The work week is nearly over - which means you're probably feeling properly buggered right about now. If you're anticipating a late Friday night and don't want to resort to hard drugs or caffeine, this infographic contains bunch of clever ways to keep yourself more alert, ranging from sniffing peppermint oil to various acupressure techniques.
Tagged With motivation
I often imagine the leaning tower of Pisa to be a physical manifestation of my ebook queue. I want to finish more books, but can't seem to get through them quickly enough. As Harvard Business Review (HBR) explains, it's not about reading speed, but about creating concerted efforts to read. Here are tips to do just that.
When things don't go your way, "looking on the bright side" is a real test of your ability to show gratitude. No one is perfect at showing gratitude at first, but here's an idea that can help: Keep a "jar of awesome" in plain sight to remind you that good things — and a lot of them — have happened when life gets you down.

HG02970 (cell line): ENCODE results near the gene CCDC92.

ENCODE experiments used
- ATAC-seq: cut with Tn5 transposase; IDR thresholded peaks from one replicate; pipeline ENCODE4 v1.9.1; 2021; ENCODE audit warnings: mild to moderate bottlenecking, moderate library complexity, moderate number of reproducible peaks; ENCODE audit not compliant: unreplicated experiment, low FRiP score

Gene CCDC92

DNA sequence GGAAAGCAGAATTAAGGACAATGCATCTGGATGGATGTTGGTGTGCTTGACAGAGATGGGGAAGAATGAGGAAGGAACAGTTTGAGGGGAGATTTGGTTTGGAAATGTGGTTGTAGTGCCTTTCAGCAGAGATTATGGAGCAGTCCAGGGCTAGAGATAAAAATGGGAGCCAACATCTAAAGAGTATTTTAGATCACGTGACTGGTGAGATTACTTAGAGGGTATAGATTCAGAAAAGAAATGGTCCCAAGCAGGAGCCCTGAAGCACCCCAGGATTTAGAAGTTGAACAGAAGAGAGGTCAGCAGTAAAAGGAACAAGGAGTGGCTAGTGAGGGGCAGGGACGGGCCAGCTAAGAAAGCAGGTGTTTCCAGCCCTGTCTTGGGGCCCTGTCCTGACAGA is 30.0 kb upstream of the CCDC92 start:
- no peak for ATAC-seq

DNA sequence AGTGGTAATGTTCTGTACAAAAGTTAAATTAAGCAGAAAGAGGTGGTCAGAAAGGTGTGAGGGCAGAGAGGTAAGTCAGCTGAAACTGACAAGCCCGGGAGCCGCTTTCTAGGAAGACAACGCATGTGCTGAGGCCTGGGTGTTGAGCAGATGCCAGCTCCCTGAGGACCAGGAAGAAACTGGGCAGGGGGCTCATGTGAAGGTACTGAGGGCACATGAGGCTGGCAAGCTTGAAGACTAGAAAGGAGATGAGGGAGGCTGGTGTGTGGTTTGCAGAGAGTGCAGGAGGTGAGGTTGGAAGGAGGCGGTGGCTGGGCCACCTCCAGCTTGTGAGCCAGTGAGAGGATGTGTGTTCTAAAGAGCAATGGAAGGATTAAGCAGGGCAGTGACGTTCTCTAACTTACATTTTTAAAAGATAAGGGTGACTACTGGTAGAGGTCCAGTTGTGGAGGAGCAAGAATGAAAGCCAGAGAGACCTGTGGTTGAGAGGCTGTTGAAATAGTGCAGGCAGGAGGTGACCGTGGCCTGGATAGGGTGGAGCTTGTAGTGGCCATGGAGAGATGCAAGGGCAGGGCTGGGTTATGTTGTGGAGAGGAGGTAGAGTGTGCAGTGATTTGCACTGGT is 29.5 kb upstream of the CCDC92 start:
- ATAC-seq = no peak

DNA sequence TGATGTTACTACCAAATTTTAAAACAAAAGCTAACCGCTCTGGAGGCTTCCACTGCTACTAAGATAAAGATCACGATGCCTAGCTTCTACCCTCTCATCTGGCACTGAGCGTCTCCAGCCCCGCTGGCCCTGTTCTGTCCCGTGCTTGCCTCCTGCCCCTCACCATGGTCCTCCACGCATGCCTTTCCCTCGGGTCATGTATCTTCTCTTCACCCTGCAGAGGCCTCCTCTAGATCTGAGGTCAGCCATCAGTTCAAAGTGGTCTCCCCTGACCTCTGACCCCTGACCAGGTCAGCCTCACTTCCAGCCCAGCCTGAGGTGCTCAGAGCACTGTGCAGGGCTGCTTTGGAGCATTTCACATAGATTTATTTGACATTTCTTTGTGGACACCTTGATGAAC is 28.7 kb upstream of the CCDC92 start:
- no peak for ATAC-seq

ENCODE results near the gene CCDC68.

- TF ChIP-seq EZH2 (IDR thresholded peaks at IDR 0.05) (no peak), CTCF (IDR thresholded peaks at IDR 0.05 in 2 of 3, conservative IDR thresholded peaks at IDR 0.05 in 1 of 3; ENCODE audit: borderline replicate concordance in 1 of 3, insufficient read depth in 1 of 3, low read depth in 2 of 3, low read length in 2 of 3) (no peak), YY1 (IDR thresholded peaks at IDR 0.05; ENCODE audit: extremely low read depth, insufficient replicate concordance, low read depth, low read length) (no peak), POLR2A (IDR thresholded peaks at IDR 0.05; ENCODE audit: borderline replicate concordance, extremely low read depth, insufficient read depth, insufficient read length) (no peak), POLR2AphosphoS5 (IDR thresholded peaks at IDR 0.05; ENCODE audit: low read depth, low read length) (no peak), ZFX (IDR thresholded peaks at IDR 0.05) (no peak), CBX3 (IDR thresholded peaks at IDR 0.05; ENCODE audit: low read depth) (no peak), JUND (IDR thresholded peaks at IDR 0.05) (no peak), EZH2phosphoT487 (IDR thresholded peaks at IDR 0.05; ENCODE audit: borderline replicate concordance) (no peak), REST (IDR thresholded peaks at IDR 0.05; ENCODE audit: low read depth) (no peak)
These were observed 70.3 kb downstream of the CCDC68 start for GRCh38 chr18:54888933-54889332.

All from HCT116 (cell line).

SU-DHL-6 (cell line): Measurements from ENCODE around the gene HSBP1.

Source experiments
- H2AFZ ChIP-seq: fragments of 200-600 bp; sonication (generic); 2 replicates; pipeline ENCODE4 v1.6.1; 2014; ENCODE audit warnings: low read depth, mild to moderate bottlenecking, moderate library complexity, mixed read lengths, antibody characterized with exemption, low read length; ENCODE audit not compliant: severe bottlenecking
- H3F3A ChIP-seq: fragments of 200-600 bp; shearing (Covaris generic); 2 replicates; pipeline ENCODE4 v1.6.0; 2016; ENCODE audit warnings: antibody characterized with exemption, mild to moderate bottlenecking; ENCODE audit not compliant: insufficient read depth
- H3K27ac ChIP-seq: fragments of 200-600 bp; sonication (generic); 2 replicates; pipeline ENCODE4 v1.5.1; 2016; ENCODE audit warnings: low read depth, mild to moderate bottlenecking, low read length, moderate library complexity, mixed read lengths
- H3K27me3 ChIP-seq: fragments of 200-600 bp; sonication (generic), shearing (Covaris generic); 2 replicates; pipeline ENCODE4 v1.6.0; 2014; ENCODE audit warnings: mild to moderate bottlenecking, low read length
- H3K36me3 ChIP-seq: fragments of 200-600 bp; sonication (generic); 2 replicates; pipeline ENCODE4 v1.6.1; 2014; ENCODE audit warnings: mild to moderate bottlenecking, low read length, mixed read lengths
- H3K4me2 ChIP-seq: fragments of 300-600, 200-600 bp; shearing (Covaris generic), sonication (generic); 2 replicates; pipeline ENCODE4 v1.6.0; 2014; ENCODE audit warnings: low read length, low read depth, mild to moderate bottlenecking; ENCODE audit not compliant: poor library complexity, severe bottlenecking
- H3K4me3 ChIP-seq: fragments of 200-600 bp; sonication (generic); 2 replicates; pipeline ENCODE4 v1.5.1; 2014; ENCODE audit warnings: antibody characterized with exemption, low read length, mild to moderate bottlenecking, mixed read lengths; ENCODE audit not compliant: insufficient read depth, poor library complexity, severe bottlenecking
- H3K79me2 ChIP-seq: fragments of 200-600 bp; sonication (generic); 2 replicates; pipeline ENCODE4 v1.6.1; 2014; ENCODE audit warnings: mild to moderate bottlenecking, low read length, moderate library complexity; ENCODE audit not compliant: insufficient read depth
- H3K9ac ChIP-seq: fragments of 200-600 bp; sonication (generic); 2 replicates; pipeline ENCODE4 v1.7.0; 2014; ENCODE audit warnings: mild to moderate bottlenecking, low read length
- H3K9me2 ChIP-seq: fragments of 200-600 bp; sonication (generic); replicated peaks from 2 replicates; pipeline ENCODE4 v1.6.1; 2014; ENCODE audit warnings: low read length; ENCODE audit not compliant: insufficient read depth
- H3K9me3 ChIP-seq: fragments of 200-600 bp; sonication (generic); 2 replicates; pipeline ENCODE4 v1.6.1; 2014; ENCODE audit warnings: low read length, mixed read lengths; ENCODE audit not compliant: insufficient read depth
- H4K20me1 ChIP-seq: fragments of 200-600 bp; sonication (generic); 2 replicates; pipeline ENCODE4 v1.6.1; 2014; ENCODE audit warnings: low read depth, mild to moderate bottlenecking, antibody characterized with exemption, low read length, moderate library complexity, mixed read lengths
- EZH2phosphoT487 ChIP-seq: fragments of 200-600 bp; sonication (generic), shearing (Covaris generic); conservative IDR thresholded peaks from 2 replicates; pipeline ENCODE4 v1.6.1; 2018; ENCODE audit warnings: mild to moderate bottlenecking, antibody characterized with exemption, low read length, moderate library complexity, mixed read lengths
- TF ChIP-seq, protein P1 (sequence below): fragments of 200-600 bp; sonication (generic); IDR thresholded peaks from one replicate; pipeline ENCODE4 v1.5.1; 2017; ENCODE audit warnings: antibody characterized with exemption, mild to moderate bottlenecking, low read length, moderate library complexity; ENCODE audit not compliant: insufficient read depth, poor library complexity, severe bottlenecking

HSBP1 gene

Creating a healthy habit takes time. You have to know why you want to achieve a certain goal. Then it takes deliberate action each and every day, consistently, to make it stick. Instead of overwhelming yourself with the bigger picture goal, try breaking your habit down into "actions per day". Here's how.
We feel that time is precious, and we shouldn't waste it. We often try and fill the void with carefully-planned tasks. But turning down the volume on life can be extremely beneficial. We fight against boredom, distraction and procrastination all the time, but that doesn't mean you should get rid of them completely.
We've talked before about using mind maps as a means to kickstart creativity, but former Google career coach Jenny Blake suggests using one to figure out your personal goals for the year.
You spend more time with your own failures than anyone else on Earth. Eventually, you might internalize them and come to fear failure. However, for everyone else, they barely know your failures even exist.